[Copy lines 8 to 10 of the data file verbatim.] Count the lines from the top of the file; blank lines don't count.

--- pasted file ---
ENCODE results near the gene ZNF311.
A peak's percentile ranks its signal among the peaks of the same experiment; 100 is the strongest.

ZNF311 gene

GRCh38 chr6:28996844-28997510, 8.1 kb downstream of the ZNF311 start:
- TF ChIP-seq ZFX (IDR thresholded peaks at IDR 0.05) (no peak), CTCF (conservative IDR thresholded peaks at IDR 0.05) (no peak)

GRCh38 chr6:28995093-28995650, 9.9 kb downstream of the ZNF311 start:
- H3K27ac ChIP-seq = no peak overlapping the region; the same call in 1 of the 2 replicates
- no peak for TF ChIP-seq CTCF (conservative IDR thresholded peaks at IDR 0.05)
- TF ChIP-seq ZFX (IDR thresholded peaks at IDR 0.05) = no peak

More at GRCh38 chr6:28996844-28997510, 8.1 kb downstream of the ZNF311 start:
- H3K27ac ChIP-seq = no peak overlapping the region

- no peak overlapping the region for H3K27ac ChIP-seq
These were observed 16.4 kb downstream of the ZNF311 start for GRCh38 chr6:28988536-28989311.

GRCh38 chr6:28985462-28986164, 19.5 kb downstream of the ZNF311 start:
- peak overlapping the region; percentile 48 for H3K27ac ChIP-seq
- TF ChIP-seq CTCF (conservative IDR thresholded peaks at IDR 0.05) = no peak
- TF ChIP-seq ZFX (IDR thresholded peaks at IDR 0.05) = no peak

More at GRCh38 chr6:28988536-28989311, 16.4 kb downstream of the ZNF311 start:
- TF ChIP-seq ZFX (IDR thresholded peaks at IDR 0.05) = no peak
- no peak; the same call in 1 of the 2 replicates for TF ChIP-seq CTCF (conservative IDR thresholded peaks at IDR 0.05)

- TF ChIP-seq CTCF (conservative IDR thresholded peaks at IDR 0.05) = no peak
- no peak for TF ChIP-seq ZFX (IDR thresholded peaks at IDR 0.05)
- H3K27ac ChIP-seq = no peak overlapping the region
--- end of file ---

- no peak for TF ChIP-seq CTCF (conservative IDR thresholded peaks at IDR 0.05)
- TF ChIP-seq ZFX (IDR thresholded peaks at IDR 0.05) = no peak

More at GRCh38 chr6:28996844-28997510, 8.1 kb downstream of the ZNF311 start: